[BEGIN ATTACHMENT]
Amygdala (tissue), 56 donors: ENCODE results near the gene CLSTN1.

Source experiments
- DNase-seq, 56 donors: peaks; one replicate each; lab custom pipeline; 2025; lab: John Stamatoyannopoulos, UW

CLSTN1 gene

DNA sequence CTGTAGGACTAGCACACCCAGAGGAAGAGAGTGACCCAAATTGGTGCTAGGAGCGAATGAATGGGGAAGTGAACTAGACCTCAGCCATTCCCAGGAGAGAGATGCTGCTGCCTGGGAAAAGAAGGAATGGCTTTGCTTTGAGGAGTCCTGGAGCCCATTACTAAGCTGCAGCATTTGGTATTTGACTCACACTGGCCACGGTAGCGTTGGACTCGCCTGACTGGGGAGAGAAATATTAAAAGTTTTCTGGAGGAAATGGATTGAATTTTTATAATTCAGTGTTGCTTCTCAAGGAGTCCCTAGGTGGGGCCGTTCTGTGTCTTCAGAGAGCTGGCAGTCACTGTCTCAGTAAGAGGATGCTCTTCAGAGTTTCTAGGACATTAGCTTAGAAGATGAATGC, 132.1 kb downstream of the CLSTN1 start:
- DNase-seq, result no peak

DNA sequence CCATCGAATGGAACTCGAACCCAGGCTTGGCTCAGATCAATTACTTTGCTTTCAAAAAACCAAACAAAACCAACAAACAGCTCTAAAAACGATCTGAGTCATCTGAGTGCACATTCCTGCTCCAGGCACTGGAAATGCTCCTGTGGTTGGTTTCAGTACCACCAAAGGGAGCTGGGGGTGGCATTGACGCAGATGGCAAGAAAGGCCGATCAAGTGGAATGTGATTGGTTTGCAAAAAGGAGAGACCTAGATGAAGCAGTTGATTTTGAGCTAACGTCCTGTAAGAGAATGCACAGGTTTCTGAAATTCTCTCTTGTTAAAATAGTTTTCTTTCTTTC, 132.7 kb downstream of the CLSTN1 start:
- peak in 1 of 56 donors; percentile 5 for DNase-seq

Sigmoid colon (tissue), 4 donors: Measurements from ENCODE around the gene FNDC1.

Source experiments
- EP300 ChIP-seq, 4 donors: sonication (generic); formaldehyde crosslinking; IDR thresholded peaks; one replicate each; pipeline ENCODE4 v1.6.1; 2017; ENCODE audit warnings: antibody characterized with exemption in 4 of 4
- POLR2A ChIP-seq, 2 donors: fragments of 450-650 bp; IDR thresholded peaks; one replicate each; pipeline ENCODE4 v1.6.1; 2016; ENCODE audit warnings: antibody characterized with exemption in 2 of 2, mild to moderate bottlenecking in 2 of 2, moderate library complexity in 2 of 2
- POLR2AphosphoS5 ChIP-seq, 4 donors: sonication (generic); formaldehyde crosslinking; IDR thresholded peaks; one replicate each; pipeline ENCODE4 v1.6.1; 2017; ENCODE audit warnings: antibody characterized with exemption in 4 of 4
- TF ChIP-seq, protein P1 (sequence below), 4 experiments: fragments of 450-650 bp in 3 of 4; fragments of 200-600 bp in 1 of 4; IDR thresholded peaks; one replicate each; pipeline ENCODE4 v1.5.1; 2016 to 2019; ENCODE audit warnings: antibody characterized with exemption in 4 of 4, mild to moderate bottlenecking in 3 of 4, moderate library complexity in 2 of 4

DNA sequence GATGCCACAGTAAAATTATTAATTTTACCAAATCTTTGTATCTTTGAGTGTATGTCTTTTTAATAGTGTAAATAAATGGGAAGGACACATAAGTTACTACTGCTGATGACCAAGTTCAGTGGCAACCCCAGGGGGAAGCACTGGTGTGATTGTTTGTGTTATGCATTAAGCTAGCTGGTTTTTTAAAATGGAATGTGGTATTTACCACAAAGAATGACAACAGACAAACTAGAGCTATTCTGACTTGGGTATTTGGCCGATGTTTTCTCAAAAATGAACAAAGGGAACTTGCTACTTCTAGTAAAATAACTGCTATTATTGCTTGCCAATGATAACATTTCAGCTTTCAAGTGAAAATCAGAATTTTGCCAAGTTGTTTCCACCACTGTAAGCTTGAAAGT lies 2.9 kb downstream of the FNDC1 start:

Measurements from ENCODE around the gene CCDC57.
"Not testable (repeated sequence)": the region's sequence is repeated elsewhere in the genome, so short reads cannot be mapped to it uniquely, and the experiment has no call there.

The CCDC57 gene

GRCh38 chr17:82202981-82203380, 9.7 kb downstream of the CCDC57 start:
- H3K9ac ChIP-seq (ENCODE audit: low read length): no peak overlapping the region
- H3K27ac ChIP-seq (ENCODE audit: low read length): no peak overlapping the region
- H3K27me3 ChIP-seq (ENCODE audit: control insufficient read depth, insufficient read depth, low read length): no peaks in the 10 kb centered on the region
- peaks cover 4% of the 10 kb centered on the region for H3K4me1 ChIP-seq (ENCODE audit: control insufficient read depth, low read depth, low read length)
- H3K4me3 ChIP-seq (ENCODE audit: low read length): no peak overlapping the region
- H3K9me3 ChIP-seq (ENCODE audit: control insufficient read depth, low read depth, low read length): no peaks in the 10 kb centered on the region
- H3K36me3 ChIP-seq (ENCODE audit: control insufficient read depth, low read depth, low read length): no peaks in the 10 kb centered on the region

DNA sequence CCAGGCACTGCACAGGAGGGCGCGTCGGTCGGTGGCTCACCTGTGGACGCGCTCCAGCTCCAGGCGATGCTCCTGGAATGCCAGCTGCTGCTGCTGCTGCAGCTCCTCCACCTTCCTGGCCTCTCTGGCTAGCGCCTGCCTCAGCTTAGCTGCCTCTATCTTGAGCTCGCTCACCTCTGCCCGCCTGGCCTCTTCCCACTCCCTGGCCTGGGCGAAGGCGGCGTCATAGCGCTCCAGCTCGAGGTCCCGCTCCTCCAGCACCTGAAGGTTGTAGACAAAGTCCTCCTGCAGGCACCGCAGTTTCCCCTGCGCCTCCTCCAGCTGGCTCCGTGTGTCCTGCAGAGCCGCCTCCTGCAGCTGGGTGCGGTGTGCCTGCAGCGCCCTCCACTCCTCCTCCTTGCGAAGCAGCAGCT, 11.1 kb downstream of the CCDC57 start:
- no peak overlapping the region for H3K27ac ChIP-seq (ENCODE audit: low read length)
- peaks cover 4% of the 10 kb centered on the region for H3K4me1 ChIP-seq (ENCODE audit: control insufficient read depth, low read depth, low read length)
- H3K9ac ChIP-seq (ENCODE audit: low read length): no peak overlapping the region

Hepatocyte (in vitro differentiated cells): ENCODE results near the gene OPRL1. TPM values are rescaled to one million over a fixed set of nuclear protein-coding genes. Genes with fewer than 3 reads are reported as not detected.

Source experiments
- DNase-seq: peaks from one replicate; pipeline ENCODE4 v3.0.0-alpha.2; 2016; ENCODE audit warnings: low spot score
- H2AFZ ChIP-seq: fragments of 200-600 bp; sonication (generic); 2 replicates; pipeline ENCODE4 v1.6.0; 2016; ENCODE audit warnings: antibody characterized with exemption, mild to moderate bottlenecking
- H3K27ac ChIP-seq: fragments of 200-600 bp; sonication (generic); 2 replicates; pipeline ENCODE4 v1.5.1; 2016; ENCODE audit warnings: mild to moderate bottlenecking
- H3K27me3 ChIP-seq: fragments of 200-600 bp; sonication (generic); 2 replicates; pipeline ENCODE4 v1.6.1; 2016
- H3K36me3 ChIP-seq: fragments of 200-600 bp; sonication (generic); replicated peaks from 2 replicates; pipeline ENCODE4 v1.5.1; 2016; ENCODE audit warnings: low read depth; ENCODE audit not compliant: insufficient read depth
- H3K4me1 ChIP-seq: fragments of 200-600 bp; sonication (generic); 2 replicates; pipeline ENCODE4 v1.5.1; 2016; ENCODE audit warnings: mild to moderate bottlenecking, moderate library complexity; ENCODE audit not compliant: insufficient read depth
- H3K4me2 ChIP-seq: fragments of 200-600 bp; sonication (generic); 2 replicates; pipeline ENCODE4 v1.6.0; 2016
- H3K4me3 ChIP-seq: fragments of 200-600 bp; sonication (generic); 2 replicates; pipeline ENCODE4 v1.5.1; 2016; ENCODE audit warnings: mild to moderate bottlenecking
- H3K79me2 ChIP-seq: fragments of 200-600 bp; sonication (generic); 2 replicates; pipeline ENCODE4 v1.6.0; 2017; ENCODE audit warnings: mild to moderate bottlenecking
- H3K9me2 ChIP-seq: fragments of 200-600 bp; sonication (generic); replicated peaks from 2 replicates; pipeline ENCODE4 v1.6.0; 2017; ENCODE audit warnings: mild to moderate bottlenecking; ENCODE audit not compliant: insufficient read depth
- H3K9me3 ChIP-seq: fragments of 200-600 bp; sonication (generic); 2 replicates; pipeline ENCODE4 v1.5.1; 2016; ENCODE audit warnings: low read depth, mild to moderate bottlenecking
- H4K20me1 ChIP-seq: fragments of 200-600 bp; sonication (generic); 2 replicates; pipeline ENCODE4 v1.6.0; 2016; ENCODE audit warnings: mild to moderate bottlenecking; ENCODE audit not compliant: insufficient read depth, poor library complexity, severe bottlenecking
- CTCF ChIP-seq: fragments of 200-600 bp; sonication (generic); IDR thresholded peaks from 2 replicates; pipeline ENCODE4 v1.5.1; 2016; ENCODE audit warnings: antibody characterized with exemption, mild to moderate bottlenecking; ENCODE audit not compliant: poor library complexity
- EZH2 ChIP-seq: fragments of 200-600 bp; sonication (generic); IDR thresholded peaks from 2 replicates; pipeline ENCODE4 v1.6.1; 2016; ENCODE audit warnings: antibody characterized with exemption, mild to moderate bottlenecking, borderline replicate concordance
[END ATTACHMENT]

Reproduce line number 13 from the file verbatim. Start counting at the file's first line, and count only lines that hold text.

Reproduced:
- POLR2AphosphoS5 ChIP-seq, 4 donors: sonication (generic); formaldehyde crosslinking; IDR thresholded peaks; one replicate each; pipeline ENCODE4 v1.6.1; 2017; ENCODE audit warnings: antibody characterized with exemption in 4 of 4